Why I’m Scared of the SOPA bill
So, we shouldn’t have anything to fear from a bill entitled “Stop Online Piracy Act,” right? Unfortunately, that’s not the case.
We’re getting very worried that our organization and the people we serve: people with print disabilities (i.e., people who are blind or severely dyslexic), and human rights groups will be collateral damage in Hollywood’s attempt to break the Internet in their latest effort to squash “piracy.” And, if we’re worried, a lot of other good organizations should start getting worried! Let me give two specific examples that came up in my first conversation with a lawyer about the proposed bill:
1. Stopping fund raising and subscription revenue for Bookshare, the largest online library for people who have print disabilities.Bookshare is an online library for people who can’t read standard print books. We provide accessible ebooks that can be spoken aloud, turned into Braille or large print. We serve over 150,000 students with disabilities alone with free online services funded by the Department of Education (however, nothing contained in this post has anything to do with our funders). We also have thousands of adults with disabilities that pay a $50 a year subscription to be able to download all the books and newspapers they can read. Ironically, many of these users might buy commercial ebooks, but the anti-piracy technology built into many ebook systems are not compatible with the technology these users employ to get the books in Braille or synthetic speech.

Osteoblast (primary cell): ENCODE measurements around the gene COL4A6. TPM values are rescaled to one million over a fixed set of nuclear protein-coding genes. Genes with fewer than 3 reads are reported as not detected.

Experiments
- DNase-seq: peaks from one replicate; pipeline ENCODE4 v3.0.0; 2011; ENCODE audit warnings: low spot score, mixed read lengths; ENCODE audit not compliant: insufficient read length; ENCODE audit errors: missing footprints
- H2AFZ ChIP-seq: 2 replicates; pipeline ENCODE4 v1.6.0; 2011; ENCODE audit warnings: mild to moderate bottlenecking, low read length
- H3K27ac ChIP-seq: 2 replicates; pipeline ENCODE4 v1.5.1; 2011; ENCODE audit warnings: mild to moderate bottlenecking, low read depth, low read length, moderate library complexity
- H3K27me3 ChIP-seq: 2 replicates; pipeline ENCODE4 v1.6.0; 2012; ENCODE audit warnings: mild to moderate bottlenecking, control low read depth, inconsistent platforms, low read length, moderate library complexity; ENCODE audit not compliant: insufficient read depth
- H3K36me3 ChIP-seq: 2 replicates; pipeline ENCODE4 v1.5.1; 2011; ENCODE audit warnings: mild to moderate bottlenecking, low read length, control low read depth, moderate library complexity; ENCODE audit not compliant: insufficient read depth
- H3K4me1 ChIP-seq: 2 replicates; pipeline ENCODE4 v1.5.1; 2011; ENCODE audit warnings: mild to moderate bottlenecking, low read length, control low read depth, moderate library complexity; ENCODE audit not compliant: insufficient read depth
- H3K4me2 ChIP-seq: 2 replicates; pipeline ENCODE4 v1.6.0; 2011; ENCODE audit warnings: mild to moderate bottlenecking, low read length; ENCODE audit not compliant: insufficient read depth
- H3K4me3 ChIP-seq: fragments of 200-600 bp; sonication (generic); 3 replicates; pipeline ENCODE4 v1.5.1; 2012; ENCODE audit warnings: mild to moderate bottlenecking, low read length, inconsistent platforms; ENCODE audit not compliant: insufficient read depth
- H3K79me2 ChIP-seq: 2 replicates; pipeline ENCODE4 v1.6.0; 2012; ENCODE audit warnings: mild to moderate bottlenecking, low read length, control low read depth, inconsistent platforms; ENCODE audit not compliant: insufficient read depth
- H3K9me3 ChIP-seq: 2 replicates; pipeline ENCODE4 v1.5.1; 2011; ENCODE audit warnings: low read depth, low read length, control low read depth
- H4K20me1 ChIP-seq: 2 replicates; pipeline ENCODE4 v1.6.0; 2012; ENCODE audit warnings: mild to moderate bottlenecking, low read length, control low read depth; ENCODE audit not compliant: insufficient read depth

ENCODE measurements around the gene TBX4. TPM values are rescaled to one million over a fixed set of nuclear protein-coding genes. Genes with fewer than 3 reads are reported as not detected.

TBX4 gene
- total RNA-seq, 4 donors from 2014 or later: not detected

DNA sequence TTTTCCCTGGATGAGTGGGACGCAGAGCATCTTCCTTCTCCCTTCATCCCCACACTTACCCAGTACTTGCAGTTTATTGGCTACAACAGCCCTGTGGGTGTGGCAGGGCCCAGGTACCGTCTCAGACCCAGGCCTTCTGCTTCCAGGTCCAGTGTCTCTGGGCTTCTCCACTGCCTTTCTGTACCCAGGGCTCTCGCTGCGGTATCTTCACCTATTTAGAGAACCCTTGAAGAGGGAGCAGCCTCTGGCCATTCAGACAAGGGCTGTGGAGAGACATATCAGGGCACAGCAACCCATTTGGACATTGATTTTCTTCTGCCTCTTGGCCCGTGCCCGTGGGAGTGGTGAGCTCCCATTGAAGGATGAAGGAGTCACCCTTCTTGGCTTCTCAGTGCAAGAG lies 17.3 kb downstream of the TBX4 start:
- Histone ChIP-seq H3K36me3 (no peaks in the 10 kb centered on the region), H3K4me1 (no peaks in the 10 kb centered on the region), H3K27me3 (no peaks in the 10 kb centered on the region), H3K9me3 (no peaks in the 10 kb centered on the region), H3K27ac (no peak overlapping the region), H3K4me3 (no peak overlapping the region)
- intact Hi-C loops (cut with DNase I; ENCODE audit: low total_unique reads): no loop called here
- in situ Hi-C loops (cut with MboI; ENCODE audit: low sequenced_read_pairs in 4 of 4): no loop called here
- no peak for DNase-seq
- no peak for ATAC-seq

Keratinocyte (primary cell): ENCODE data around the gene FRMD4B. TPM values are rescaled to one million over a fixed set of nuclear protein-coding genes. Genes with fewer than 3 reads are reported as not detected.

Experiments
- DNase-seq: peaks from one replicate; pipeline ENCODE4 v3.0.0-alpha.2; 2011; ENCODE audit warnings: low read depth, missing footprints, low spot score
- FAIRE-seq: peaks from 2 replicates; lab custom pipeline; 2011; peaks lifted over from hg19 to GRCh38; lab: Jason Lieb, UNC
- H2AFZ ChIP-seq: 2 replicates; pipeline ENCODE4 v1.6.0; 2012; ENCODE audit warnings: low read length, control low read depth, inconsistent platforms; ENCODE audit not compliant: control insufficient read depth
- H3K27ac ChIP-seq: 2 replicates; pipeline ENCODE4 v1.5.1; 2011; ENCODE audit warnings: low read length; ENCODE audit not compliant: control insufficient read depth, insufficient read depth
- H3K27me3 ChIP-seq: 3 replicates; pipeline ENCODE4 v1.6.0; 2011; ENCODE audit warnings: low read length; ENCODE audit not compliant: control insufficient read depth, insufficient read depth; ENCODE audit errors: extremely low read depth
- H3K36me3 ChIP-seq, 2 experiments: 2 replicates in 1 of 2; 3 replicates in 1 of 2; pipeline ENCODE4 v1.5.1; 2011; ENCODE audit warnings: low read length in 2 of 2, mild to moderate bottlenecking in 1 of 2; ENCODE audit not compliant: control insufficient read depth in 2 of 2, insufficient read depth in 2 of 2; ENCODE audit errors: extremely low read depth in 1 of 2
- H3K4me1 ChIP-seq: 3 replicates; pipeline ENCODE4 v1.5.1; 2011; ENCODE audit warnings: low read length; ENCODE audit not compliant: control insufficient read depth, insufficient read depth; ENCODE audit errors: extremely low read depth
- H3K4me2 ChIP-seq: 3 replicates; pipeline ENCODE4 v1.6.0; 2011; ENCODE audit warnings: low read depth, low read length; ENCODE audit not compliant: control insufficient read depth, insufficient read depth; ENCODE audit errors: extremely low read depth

Bookshare is legal in the United States because our copyright law includes an exception that allows nonprofit organizations like Benetech to make accessible versions of books for people with print disabilities without requesting permission or paying a royalty.
We frequently get emails or letters from authors, agents or publishers who don’t know much about people with disabilities or about Section 121 of the copyright law, calling us pirates and asking us to cease and desist from making their books available on the Internet. Often, these communications come in the form of what’s called a DMCA or take-down notice. Now, we have a nice little letter thanking them, explaining that we only help people with bona fide disabilities, that it’s legal, that we’ve worked with the big publishing associations and with authors groups, and wouldn’t they like to help us in the future by adding more of their books voluntarily to our collection. Most of the time, that works great, and we end up making a new friend after they dig a little and find out that we are closer to Florence Nightingale than the Dread Pirate Roberts.
Sometimes, we have to spend time talking a newbie lawyer down from high dudgeon and explaining that there really are such things as exceptions and limitations in copyright, and do they really want to have their client be the first author to attack the rights of blind people to be able to get Braille? And then they go away. Because that’s a lawsuit they are unlikely to win, and it would be a professional error to waste their client’s money attacking a library doing legal things.